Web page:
Thursday, December 6, 2018
Menorah as middle finger
Hanukkah began Sunday night. It's a more subdued holiday in our household, with the boys away at school. We did put up decorations, a kind of muscle memory. And exchanged gifts—Rolling Stones tickets! And we lit a menorah, which we stick in the window. That's actually my favorite part of the holiday. The world pushes hard against Jews, sometimes, and it's a small joy to push back in a small way, as I tried to describe in this column from 2004.
Perhaps I'm just not in the holiday mood. But am I the only one to think that Hanukkah is a pretty second-rate holiday? A minor festival which, due to its unfortunate proximity to Christmas, has grown to enormous proportions, somewhat hideously, the way the frogs in the pond at a nuclear power plant might grow to the size of footstools. Hanukkah music is tinny compared to the beauty of Christmas carols—we're grinding out "Dreidel, dreidel, dreidel" while they've got "Silent Night." Those chocolate coins taste lousy. Dreidel is not a fun game. There's no tree. Ordinarily, Hanukkah would have the cultural significance of Tu B'shvat—Jewish Arbor Day, which you probably never heard of but would be a huge event if it and not Hanukkah fell in December.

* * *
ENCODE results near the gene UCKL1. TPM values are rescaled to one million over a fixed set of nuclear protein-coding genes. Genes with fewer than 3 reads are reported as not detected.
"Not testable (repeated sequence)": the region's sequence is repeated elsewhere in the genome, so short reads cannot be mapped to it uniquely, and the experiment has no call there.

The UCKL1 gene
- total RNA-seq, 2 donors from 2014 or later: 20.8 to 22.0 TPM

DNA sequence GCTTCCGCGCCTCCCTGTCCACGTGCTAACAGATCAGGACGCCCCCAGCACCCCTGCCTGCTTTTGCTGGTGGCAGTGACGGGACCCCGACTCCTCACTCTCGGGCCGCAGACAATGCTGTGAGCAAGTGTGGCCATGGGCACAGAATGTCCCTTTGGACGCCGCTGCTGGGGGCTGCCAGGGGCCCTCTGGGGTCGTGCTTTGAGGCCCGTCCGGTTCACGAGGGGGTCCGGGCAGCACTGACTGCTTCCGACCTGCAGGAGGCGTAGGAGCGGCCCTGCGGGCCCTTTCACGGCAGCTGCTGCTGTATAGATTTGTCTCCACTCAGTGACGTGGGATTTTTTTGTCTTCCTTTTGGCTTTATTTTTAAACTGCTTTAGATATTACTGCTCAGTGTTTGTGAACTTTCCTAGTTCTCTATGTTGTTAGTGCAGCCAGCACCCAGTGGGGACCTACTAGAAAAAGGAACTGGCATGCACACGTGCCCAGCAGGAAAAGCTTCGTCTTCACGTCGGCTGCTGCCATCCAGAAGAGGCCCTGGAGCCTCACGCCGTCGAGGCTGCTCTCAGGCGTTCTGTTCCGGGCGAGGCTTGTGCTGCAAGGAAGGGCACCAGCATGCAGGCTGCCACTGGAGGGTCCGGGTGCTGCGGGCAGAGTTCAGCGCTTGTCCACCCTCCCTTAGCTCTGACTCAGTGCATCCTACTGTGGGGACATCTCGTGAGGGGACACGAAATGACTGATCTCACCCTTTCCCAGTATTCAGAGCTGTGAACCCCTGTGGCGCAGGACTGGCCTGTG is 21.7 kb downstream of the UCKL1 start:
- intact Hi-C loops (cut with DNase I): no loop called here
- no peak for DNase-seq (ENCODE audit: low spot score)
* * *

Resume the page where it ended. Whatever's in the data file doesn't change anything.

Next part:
The only reason Hanukkah gets celebrated the way it does—with gifts and decorations and fuss—is to ape Christmas hoopla, as a sop to the kiddies, who otherwise would drive their parents crazy out of gift envy.
Yes, I'll munch my share of latkes. And yes, lighting the menorah can be a nice moment, if the kids muster the self-control to stop yammering "presents, presents, presents" for a moment.
And there is one aspect I truly savor, something very personal: when I take the lit menorah and set it in the front window, which I've always considered a vigorous "Up yours, we're still here" to all the anti-Semites over the centuries and prowling the outside world today.
I softly mutter my own little blessing to those people, a two-word benediction I won't repeat here, as I set the brass menorah on the windowsill. A small, triumphant moment.
So maybe Hanukkah isn't so bad after all. It must be my mood.
—Originally published in the Sun-Times Dec. 10, 2004